Misfortune sometimes yields opportunities. Such was the case for Alfredo Prunotto, who in 1922 purchased Ai Vini delle Langhe, a cooperative winery in the heart of Italy’s Piedmont region. Located in Alba, the winery had been formed in 1904 by a group of growers who contributed their harvests to the project; but in the aftermath of World War I, many of the cooperative’s members suffered financial reversals. Rather than see it close, Prunotto bought the facility, and the label that has since borne his name is today renowned for rendering single-vineyard wines that are singularly blessed by nature.The Prunotto 2006 Bussia Barolo ($90, www.prunotto.it) has a deep garnet color and is redolent of blackberry, rose petals, and pine. The immense tannins are immersed in a soft, seductive texture.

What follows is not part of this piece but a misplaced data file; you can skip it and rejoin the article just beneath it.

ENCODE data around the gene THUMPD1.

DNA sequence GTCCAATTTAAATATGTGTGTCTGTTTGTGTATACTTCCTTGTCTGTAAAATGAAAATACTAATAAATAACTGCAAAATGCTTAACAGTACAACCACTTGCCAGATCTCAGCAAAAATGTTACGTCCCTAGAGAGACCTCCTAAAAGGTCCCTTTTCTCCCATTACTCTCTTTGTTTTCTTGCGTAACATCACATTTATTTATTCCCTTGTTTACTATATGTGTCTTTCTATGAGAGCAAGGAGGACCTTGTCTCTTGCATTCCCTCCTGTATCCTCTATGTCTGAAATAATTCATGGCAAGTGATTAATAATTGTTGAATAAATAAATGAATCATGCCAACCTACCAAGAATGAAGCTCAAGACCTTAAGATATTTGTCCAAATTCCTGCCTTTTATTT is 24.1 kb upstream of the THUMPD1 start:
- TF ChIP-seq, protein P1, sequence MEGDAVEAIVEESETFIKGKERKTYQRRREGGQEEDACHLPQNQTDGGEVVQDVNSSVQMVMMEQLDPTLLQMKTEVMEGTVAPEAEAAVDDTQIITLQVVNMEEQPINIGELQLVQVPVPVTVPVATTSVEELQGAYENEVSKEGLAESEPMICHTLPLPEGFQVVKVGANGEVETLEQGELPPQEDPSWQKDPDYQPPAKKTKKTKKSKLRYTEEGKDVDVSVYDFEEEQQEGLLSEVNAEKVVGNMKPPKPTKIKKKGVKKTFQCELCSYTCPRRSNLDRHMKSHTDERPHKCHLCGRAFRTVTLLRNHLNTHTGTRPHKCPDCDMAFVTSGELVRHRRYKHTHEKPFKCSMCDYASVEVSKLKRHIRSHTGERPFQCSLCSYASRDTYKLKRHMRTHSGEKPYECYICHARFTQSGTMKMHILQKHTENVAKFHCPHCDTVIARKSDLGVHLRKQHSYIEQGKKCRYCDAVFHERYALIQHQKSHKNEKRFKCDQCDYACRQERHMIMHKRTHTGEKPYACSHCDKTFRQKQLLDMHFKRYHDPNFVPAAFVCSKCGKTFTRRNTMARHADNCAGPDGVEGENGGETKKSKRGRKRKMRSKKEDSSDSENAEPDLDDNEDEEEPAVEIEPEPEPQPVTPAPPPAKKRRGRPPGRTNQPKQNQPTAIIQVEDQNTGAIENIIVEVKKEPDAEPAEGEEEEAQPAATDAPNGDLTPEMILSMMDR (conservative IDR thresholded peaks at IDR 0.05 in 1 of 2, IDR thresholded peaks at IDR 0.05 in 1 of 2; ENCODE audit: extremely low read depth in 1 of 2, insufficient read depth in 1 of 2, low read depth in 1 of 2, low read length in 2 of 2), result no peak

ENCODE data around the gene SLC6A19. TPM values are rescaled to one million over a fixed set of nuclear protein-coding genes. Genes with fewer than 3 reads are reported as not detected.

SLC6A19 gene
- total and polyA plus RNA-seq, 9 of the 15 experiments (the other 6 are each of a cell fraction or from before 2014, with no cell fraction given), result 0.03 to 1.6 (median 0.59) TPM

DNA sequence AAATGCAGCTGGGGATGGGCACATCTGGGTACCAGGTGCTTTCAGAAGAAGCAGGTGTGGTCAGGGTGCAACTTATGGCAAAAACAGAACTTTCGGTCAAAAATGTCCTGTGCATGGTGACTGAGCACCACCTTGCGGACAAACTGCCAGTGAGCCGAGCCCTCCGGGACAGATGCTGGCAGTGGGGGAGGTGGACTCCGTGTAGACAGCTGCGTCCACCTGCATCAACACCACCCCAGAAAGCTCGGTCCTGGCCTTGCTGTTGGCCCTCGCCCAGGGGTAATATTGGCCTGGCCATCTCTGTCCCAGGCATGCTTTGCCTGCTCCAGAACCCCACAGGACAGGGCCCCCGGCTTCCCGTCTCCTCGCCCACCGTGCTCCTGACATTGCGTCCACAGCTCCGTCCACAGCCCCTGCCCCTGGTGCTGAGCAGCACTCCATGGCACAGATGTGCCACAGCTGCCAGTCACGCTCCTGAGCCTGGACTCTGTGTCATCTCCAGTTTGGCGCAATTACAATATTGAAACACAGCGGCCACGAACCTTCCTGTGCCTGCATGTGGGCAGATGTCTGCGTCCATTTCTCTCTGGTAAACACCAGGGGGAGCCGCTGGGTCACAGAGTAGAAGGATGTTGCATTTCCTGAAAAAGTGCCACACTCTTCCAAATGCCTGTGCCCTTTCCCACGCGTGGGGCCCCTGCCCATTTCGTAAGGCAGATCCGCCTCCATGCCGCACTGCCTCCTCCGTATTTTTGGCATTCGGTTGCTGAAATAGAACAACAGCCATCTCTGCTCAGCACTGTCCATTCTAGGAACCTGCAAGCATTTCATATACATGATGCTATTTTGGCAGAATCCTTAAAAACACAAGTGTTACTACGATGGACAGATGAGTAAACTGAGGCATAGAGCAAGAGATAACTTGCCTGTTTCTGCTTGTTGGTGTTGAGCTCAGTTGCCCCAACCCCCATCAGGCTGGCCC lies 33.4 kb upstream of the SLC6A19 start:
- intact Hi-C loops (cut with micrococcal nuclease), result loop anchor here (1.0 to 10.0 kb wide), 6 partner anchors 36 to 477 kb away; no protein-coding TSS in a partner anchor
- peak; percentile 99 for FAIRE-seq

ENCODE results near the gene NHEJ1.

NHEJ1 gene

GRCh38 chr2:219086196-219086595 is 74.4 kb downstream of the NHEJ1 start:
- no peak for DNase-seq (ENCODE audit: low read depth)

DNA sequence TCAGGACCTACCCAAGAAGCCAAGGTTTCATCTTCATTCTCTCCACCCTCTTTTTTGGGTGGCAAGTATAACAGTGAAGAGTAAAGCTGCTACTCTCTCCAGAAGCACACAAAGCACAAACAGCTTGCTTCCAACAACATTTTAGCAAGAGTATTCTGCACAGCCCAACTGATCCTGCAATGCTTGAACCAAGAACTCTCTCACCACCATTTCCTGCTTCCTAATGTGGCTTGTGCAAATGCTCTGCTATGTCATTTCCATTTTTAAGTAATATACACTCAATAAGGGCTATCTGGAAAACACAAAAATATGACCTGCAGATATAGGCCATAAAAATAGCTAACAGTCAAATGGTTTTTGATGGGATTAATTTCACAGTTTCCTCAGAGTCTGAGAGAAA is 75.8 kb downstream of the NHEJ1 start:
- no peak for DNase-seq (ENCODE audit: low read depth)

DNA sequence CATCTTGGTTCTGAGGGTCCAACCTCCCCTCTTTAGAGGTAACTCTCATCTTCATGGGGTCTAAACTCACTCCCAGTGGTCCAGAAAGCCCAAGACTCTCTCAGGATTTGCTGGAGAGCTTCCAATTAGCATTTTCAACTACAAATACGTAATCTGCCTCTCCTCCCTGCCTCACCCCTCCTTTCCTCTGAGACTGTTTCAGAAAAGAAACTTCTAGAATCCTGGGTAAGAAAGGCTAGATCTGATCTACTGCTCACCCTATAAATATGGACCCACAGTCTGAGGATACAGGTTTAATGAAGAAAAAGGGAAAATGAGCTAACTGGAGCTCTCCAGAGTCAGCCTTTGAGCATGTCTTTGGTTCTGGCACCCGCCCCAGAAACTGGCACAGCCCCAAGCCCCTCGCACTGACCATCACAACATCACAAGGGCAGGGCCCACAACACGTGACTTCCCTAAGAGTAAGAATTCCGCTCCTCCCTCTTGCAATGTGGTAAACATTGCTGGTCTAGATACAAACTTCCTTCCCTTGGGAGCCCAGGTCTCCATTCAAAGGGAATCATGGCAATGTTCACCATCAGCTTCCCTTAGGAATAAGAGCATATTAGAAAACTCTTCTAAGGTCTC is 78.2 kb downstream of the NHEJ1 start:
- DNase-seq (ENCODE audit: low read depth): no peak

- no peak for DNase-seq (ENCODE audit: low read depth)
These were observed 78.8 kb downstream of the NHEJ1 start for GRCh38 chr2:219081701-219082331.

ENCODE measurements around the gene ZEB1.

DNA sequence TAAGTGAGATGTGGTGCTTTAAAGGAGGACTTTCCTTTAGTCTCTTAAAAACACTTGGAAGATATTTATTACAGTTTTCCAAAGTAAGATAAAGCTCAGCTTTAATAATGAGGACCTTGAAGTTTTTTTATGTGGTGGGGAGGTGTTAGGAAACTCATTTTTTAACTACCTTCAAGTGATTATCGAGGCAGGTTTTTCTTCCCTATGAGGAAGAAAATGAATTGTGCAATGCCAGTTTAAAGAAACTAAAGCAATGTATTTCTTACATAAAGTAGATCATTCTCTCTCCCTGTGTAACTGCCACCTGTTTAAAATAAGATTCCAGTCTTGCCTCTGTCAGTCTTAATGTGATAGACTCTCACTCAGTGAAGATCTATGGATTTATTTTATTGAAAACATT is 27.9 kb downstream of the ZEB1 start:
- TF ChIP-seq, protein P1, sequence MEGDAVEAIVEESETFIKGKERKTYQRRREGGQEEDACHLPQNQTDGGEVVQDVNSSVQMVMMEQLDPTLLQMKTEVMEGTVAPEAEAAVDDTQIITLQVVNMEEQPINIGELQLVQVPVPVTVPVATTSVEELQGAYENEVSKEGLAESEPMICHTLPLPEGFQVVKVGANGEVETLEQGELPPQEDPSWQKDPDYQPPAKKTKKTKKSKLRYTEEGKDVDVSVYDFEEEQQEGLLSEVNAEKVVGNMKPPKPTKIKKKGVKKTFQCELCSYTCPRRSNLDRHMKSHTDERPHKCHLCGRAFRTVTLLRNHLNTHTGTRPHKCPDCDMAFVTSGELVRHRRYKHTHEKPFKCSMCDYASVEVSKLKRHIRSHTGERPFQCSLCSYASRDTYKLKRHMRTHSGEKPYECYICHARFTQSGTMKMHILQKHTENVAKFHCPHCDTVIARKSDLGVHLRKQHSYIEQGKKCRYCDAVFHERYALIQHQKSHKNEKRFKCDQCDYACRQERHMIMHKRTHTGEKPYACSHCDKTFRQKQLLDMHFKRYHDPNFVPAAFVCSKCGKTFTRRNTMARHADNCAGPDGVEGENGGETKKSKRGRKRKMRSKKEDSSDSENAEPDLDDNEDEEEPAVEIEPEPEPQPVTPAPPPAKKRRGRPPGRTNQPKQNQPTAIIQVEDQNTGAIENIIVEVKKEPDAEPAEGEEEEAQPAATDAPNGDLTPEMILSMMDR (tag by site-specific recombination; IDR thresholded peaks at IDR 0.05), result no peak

Well before Napa Valley’s most famous Franco-American collaboration took shape at Opus One, the U.S. entrepreneur John “JG” Goelet and the French winemaker Bernard Portet set out to establish a wine estate that would embody the values of both the New World and the Old. In 1973, Goelet bought a 178-acre parcel of land in the Stags Leap District, and four decades later, Clos du Val remains one of Napa’s most respected and consistent producers, crafting Cabernet Sauvignon that is at once exuberantly rich and classically structured. The estate’s latest introduction, the Clos du Val 2009 JG’s Joie du Vin ($400 per magnum, www.closduval.com), named in honor of Goelet, is concentrated with scents of blackberry, anise, bittersweet chocolate, and roasted coffee. On the palate, flavors of chocolate truffle, vanilla cream, and allspice float joyfully on a river of ripe boysenberry.